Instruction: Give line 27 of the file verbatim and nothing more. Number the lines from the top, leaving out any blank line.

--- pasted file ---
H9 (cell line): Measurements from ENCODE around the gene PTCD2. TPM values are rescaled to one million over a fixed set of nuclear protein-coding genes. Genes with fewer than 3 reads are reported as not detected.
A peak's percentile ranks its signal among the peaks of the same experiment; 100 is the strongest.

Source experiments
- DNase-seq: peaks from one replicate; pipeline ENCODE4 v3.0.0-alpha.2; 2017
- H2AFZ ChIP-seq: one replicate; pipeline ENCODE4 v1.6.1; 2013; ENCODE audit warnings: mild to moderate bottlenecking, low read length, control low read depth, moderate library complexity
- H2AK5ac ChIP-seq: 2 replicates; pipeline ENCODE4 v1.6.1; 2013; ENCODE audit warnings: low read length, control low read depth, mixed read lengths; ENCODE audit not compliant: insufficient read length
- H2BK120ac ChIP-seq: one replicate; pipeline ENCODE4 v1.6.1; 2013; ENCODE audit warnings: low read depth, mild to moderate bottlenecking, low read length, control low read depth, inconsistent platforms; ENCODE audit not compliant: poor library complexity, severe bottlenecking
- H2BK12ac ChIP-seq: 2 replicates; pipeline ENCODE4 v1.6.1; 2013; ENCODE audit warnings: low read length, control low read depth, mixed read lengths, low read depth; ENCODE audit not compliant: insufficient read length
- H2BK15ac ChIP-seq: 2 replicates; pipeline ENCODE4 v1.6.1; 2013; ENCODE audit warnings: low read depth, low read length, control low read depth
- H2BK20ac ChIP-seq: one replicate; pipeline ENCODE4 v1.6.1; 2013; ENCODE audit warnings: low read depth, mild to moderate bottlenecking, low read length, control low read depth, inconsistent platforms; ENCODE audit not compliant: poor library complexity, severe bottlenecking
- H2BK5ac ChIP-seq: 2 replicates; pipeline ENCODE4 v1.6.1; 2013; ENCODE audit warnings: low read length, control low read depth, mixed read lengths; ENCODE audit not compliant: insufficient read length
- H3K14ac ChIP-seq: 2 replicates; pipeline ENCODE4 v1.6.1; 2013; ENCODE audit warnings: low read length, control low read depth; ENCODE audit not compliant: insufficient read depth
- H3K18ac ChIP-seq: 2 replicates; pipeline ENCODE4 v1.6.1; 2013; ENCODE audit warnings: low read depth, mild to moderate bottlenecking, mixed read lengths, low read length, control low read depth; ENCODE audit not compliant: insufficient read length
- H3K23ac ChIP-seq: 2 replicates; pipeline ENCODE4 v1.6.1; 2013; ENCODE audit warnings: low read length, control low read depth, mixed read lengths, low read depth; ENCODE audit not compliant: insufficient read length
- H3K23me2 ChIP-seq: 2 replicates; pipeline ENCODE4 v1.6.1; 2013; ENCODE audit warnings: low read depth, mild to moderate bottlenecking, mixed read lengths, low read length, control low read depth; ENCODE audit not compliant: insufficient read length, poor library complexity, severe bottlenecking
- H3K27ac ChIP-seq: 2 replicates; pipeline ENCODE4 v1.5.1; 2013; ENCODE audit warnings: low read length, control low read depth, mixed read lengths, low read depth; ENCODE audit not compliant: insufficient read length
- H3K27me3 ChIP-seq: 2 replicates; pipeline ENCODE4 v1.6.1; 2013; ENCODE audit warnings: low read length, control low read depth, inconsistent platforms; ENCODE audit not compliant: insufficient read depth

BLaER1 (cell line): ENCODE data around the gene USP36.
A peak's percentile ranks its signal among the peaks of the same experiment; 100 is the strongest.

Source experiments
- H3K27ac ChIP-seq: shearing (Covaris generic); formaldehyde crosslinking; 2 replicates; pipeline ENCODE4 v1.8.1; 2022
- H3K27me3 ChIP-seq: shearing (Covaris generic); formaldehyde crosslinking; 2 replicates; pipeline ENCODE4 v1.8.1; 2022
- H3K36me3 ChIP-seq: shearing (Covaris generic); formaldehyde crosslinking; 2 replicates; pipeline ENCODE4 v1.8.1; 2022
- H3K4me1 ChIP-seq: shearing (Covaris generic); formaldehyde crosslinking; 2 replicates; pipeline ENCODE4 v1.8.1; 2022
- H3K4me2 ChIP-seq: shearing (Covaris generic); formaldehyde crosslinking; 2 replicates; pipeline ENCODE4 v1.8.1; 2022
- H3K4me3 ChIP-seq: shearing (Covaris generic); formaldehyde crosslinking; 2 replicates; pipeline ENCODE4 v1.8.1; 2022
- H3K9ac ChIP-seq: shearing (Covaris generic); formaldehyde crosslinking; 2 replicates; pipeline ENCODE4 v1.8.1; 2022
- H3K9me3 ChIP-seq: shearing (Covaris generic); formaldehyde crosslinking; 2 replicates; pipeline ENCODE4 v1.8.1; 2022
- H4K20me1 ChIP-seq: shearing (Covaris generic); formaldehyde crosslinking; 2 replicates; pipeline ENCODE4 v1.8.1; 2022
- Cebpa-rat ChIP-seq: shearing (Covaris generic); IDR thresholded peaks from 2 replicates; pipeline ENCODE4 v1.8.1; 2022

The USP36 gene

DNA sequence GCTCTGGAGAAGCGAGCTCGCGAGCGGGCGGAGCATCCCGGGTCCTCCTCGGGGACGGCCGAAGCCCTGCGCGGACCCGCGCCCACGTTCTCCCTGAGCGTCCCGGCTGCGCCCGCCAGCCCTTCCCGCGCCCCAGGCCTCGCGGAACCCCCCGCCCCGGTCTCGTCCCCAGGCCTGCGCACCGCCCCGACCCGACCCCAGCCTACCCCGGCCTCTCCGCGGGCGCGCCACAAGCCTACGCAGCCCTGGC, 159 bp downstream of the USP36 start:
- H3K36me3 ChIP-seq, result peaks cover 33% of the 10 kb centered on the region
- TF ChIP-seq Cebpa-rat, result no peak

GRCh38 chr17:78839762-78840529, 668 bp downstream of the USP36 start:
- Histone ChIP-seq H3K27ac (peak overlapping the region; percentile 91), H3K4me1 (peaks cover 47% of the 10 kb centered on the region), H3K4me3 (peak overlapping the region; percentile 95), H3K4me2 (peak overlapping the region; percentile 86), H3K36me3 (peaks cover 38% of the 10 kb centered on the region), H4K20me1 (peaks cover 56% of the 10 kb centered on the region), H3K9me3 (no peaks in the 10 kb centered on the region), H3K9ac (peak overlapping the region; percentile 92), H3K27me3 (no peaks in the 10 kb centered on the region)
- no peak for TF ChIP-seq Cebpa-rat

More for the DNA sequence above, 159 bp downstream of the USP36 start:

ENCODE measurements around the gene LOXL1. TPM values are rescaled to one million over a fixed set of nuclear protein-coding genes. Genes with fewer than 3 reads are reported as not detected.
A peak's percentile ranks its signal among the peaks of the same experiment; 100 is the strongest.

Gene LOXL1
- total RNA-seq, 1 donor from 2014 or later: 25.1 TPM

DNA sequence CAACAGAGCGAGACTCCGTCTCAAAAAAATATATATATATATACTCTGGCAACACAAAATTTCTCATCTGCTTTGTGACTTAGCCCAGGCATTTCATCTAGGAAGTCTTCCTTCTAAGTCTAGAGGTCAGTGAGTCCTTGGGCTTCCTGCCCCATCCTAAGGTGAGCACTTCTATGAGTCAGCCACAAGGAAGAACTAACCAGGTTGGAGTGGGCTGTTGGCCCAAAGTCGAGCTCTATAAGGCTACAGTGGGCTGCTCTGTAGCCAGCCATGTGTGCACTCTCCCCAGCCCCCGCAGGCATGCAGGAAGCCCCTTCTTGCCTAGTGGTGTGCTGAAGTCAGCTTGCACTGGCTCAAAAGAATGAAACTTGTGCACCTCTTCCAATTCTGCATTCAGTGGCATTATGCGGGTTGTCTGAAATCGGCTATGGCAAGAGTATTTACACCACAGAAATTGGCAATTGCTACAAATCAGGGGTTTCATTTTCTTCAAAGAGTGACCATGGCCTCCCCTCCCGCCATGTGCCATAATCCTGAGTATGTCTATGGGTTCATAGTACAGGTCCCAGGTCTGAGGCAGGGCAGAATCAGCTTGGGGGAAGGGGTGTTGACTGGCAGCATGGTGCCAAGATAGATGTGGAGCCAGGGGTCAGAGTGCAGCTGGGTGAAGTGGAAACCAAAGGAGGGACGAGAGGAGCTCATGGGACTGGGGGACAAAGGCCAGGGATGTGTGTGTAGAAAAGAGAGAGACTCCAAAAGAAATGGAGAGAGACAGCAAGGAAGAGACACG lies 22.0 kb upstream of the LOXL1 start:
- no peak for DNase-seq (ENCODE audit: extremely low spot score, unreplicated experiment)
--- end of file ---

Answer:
- H3K9ac ChIP-seq: shearing (Covaris generic); formaldehyde crosslinking; 2 replicates; pipeline ENCODE4 v1.8.1; 2022